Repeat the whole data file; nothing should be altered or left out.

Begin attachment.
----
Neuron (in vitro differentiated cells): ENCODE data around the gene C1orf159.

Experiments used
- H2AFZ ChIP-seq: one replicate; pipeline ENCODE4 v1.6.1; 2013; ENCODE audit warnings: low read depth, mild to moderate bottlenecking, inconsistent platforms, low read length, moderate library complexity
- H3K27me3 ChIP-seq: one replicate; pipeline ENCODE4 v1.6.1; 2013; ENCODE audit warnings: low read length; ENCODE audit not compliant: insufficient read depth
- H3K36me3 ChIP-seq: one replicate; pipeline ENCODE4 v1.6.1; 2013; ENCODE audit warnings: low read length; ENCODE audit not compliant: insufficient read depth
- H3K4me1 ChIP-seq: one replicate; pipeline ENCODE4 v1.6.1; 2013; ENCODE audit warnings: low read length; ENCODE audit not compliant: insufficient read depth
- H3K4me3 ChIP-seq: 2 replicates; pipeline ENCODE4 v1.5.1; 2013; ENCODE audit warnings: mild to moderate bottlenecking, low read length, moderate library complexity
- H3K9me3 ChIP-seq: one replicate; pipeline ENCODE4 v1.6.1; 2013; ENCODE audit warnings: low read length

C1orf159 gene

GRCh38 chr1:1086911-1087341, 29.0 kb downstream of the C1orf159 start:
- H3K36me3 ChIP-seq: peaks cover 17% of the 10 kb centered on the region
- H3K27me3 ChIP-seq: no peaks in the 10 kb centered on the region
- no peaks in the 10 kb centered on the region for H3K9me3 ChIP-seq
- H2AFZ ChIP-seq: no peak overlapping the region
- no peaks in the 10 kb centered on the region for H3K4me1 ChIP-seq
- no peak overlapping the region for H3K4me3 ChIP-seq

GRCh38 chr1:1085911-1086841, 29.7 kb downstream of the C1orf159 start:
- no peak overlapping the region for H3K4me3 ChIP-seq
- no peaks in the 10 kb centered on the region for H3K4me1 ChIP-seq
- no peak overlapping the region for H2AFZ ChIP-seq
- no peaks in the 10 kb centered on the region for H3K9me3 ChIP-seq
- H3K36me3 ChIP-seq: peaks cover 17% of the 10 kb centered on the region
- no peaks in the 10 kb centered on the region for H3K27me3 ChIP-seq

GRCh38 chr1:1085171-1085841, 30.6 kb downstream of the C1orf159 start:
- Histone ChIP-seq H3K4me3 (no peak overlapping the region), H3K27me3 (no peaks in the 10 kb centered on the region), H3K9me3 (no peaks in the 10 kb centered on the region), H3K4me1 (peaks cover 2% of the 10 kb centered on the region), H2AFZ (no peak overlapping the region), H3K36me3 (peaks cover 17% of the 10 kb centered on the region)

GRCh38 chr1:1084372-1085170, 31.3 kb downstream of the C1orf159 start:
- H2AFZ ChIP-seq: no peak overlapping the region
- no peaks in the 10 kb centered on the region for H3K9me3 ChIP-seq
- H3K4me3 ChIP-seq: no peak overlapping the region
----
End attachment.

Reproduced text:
Neuron (in vitro differentiated cells): ENCODE data around the gene C1orf159.

Experiments used
- H2AFZ ChIP-seq: one replicate; pipeline ENCODE4 v1.6.1; 2013; ENCODE audit warnings: low read depth, mild to moderate bottlenecking, inconsistent platforms, low read length, moderate library complexity
- H3K27me3 ChIP-seq: one replicate; pipeline ENCODE4 v1.6.1; 2013; ENCODE audit warnings: low read length; ENCODE audit not compliant: insufficient read depth
- H3K36me3 ChIP-seq: one replicate; pipeline ENCODE4 v1.6.1; 2013; ENCODE audit warnings: low read length; ENCODE audit not compliant: insufficient read depth
- H3K4me1 ChIP-seq: one replicate; pipeline ENCODE4 v1.6.1; 2013; ENCODE audit warnings: low read length; ENCODE audit not compliant: insufficient read depth
- H3K4me3 ChIP-seq: 2 replicates; pipeline ENCODE4 v1.5.1; 2013; ENCODE audit warnings: mild to moderate bottlenecking, low read length, moderate library complexity
- H3K9me3 ChIP-seq: one replicate; pipeline ENCODE4 v1.6.1; 2013; ENCODE audit warnings: low read length

C1orf159 gene

GRCh38 chr1:1086911-1087341, 29.0 kb downstream of the C1orf159 start:
- H3K36me3 ChIP-seq: peaks cover 17% of the 10 kb centered on the region
- H3K27me3 ChIP-seq: no peaks in the 10 kb centered on the region
- no peaks in the 10 kb centered on the region for H3K9me3 ChIP-seq
- H2AFZ ChIP-seq: no peak overlapping the region
- no peaks in the 10 kb centered on the region for H3K4me1 ChIP-seq
- no peak overlapping the region for H3K4me3 ChIP-seq

GRCh38 chr1:1085911-1086841, 29.7 kb downstream of the C1orf159 start:
- no peak overlapping the region for H3K4me3 ChIP-seq
- no peaks in the 10 kb centered on the region for H3K4me1 ChIP-seq
- no peak overlapping the region for H2AFZ ChIP-seq
- no peaks in the 10 kb centered on the region for H3K9me3 ChIP-seq
- H3K36me3 ChIP-seq: peaks cover 17% of the 10 kb centered on the region
- no peaks in the 10 kb centered on the region for H3K27me3 ChIP-seq

GRCh38 chr1:1085171-1085841, 30.6 kb downstream of the C1orf159 start:
- Histone ChIP-seq H3K4me3 (no peak overlapping the region), H3K27me3 (no peaks in the 10 kb centered on the region), H3K9me3 (no peaks in the 10 kb centered on the region), H3K4me1 (peaks cover 2% of the 10 kb centered on the region), H2AFZ (no peak overlapping the region), H3K36me3 (peaks cover 17% of the 10 kb centered on the region)

GRCh38 chr1:1084372-1085170, 31.3 kb downstream of the C1orf159 start:
- H2AFZ ChIP-seq: no peak overlapping the region
- no peaks in the 10 kb centered on the region for H3K9me3 ChIP-seq
- H3K4me3 ChIP-seq: no peak overlapping the region